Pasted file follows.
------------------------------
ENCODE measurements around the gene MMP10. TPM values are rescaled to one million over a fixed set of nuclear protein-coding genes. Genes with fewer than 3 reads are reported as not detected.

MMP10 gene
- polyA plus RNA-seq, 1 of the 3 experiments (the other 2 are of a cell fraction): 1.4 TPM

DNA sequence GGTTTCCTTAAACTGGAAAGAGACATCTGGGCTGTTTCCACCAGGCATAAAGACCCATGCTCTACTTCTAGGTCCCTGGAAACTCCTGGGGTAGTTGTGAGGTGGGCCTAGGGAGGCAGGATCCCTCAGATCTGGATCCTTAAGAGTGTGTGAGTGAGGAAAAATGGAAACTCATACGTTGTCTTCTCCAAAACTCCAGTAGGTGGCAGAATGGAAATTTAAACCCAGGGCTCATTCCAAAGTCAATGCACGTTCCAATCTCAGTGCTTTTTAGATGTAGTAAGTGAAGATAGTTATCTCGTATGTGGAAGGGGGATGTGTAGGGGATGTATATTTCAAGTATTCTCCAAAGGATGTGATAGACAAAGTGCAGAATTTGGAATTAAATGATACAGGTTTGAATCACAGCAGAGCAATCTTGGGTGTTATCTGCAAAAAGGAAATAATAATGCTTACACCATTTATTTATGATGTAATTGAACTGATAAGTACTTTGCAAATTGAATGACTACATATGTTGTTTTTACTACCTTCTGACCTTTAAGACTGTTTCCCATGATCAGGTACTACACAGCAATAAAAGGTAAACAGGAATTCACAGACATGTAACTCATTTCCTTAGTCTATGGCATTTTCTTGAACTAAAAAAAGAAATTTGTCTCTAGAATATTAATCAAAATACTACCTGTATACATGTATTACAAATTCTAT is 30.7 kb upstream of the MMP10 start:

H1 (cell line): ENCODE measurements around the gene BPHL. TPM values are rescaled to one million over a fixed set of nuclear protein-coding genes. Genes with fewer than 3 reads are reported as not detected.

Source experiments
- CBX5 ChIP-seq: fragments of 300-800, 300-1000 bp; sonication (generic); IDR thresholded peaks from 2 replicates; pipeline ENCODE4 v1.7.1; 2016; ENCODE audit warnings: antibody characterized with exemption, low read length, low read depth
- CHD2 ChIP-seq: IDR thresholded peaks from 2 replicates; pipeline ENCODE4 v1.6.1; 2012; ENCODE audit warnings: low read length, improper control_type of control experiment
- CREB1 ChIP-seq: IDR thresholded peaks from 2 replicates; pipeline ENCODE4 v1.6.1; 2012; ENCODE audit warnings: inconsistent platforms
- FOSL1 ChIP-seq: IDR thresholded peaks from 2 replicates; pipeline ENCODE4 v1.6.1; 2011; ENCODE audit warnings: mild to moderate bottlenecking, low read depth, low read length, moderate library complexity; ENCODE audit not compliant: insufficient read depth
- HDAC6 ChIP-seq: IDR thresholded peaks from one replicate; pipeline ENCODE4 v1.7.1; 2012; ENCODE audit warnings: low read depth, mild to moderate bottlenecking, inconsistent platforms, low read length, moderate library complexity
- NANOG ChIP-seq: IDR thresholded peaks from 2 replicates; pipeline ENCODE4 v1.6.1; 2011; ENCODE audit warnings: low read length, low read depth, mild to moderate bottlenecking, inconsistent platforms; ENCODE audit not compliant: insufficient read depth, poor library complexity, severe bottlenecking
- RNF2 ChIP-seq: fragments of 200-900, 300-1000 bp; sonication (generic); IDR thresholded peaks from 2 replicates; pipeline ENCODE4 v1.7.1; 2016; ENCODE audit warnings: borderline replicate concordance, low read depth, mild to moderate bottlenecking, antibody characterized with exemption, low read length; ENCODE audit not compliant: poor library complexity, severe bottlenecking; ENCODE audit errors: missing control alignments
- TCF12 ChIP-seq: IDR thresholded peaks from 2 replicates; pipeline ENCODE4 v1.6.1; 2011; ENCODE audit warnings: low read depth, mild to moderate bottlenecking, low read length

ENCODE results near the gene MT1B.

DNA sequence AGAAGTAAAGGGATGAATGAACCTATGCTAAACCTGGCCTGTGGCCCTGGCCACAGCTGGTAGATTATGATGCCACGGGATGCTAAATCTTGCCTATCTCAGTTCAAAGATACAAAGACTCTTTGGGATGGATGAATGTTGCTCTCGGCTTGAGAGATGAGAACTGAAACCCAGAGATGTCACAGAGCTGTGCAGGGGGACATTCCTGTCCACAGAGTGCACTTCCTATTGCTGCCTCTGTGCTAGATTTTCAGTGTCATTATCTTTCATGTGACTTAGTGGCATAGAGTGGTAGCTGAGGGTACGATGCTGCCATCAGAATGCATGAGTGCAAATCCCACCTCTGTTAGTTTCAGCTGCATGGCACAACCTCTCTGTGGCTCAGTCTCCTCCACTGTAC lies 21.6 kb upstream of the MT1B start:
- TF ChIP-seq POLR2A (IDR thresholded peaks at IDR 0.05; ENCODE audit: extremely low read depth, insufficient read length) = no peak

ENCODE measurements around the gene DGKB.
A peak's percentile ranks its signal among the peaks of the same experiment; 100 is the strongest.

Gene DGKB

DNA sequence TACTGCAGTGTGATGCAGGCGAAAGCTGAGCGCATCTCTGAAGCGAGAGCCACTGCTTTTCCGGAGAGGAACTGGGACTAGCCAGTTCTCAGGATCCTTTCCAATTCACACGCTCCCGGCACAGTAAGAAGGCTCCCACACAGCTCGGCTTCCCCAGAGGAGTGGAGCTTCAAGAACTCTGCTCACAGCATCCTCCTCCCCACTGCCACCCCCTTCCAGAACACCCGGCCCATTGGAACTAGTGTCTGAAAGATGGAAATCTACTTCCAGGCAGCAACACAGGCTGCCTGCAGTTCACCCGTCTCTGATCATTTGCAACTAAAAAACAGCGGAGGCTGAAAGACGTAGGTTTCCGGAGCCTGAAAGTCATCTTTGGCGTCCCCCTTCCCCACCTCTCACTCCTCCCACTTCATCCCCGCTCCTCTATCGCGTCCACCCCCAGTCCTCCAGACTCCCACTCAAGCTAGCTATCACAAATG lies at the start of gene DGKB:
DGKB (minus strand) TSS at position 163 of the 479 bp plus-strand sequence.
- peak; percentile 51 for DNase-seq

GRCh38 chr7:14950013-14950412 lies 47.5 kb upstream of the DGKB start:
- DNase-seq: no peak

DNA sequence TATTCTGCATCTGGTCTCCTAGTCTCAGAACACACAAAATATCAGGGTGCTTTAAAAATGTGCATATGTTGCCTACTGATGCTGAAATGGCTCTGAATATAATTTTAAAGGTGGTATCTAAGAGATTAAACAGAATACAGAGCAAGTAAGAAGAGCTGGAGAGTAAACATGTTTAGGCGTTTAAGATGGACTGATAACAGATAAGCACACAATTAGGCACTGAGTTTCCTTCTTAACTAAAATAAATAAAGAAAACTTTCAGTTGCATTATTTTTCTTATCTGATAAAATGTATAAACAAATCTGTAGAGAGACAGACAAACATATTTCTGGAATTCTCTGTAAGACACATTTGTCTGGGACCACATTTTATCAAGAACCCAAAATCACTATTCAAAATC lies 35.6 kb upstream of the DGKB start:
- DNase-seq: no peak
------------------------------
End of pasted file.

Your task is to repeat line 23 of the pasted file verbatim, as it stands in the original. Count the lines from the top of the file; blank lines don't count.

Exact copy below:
- peak; percentile 51 for DNase-seq